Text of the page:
Title fraud on the rise, property owners need to protect themselves

Supported By:

Net Patrol International Inc.  Data Investigation and Forensic Services
Bankruptcy and Insolvency Trustees

It’s difficult to imagine someone could sell a home without the owner knowing – or that a purchase could be made under fraudulent terms without the buyer realizing – but situations like this are happening right now in Canada.

The number of people whose homes are being sold without their knowledge is increasing, spurring many conversations around how Canadian homeowners and homebuyers can protect themselves.

This conversation is more important than ever as title fraud not only continues to grow but also constantly evolves meaning being prepared for anything is the only option.

Understanding the evolving threat of title fraud 

Title fraud is when someone steals your identity or impersonates you to get a mortgage in your name. Transfer fraud is when the person who steals your identity uses it to sell the property itself.

While these fraudulent transactions have been occurring for many years, they can be very difficult to detect as fraudsters are constantly changing their approach. 

As the digital landscape advances, so does fraud. For example, the falsified documents used in recent cases have reached a level of sophistication previously unseen in the Canadian real estate industry. 

This is something the industry is working together to combat, from adapting processes and establishing best practices to exploring new technologies as part of the solution.

However, this will take time and the results are uncertain, which means it is important for consumers to take all the necessary steps to protect themselves now and in the future. 

A double-edged sword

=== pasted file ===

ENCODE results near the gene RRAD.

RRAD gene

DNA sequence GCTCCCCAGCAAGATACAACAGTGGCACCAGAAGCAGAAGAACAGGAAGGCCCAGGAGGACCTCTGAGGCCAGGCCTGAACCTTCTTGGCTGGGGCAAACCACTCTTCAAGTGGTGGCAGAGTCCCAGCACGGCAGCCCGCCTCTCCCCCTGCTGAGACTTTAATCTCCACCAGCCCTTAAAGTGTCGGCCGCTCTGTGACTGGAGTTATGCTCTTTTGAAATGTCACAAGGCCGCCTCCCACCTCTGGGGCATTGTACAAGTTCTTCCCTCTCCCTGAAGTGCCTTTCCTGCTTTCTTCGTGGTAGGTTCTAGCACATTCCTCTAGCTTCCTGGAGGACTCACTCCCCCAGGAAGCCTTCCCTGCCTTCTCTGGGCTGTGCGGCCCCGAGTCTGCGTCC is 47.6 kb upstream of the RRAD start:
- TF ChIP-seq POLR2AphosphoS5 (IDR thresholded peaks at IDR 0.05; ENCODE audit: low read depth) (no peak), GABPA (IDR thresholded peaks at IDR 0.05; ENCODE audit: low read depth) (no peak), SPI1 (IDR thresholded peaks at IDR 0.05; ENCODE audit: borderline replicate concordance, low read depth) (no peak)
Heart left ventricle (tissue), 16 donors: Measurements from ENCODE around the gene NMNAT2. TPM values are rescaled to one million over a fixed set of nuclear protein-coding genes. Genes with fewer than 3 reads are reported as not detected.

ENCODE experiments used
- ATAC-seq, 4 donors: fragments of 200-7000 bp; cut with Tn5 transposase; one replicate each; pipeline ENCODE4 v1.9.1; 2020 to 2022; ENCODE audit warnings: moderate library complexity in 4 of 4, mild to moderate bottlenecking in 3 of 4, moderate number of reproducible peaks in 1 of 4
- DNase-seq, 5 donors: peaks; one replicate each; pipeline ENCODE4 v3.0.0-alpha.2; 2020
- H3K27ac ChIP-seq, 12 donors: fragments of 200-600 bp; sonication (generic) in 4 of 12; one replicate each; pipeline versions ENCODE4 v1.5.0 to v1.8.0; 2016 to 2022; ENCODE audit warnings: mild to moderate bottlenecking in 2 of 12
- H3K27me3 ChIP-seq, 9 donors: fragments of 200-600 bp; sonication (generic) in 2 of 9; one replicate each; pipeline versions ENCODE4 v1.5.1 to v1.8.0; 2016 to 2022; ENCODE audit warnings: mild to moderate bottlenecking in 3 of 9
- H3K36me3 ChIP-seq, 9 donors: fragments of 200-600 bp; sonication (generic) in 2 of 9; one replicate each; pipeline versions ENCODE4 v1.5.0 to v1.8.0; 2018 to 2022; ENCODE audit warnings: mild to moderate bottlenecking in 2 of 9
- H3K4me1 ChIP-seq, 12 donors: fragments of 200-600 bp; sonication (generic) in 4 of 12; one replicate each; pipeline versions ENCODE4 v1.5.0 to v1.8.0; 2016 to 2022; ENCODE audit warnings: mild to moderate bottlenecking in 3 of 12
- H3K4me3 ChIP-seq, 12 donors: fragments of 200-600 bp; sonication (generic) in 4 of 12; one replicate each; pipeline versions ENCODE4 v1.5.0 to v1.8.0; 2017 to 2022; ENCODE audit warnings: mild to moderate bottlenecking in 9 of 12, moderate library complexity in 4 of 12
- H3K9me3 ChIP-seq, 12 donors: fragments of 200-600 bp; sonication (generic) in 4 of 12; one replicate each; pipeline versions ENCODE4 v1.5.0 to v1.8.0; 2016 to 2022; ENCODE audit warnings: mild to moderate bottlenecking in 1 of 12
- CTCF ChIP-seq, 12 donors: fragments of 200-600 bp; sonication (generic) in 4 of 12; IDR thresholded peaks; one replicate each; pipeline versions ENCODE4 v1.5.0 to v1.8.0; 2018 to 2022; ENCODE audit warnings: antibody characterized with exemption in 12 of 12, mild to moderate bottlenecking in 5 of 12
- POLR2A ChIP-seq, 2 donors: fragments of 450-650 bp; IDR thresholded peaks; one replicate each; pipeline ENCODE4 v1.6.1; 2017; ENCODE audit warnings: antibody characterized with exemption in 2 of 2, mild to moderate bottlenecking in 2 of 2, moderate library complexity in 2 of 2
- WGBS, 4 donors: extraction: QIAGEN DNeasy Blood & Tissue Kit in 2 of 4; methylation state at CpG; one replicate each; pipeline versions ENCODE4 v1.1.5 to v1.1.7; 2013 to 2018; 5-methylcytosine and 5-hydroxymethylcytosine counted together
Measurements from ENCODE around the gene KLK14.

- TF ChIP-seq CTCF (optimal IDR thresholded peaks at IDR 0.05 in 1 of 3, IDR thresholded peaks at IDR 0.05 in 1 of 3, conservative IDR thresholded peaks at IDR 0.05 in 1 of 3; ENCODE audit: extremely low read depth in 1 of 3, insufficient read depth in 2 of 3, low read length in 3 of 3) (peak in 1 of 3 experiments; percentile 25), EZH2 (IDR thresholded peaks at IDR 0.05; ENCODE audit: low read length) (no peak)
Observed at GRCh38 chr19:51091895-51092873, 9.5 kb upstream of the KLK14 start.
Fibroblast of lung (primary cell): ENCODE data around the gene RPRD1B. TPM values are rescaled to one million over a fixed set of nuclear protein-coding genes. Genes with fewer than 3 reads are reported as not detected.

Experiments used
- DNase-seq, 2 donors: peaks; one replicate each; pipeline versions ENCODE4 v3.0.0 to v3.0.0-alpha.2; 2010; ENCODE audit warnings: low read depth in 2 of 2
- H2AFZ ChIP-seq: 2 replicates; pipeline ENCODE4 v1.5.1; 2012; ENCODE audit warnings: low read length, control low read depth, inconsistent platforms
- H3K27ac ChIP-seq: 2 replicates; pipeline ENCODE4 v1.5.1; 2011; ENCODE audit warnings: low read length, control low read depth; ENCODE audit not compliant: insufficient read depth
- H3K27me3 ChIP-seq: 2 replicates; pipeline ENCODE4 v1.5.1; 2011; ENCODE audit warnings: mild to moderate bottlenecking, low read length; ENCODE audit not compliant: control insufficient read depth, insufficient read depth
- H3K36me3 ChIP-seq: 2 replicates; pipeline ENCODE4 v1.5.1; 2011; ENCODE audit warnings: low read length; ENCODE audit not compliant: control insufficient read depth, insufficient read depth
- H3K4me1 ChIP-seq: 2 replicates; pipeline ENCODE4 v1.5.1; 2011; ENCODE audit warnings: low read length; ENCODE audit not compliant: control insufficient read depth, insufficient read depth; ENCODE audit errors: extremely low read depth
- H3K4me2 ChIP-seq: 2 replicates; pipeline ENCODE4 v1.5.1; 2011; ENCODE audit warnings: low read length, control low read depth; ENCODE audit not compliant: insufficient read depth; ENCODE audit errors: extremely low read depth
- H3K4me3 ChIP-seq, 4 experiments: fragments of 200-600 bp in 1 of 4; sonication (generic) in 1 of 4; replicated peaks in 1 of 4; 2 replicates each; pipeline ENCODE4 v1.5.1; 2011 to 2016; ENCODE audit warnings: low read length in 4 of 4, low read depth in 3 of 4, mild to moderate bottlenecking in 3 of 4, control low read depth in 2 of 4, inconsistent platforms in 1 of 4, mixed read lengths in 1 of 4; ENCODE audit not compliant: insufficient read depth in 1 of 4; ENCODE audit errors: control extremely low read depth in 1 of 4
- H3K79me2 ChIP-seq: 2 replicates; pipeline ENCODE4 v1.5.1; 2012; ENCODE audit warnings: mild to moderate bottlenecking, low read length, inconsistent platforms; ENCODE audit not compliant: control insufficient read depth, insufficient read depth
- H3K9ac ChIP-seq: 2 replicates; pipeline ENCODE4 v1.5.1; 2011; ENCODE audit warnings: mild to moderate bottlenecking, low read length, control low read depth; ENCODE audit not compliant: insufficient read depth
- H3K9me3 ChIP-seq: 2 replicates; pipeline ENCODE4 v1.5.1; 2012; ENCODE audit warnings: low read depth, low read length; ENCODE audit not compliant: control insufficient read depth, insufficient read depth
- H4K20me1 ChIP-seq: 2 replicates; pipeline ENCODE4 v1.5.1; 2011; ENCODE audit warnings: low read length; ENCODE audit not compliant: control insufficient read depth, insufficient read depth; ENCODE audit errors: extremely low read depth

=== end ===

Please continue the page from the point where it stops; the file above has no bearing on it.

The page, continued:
When title fraud occurs, it impacts everyone involved, including both the homeowner and the purchaser.

If both parties purchased title insurance, they’re in luck, as it will not only help with compensation for losses incurred, but also includes a “duty to defend.”

This means that when title fraud is reported to the company the homeowner and/or purchaser holds a title insurance policy with, they will begin to navigate the process of restoring the title for that party.

This includes ensuring the matter is reported to the police, navigating the legal process and accompanying expenses a homeowner may incur while dealing with any title issues, within the limits of their policy .

If title insurance was not purchased by the homeowner, they will have to prove that real estate title fraud has occurred, which is no easy feat.

It can take significant time, money and effort to restore a home’s title and/or remove any fraudulently registered mortgages. Additionally, until the title is restored, the original homeowner will be unable to sell or mortgage their home, potentially derailing important financial plans. 

As for the purchaser, if they did not purchase title insurance when buying the home from the fraudulent individual or group, they will unfortunately have limited recourse.

They do not own the home and will have no way of recovering the money they spent on the purchase, absent what will almost certainly be long and unpredictable legal proceedings.

Planning for a better tomorrow 

As our industry continues to transform in response to new technologies, we will work to detect the threats that come with this, including more sophisticated forms of fraud. However, it’s important to note that this needs to be a team effort.

To truly combat fraud, we need support from both the government and our industry peers. 

For example, we’d like to see the government introduce stronger penalties for perpetrators of mortgage fraud crimes.

The people or groups who are committing these crimes need to face appropriate consequences – and those thinking about committing these crimes need to know they can and will be punished.

We also hope to see more funding and resources invested in local police departments specifically for financial crimes. We truly believe this could help stop the crimes like fraud before it’s too late. 

The real estate industry also has an important role to play in identifying ways all parties can work together to continuously monitor for and prevent fraud.

Real estate professionals, more specifically, can help in the near term by communicating the benefits of title insurance to ensure the homeowners they work with are protected. 

FCT encourages all homeowners or potential homebuyers to speak to the professionals they’re working with about purchasing title insurance to ensure they are protected against any potential risks that may arise when owning a home, including those detailed in this article.

This article was originally sourced from www.RENX.ca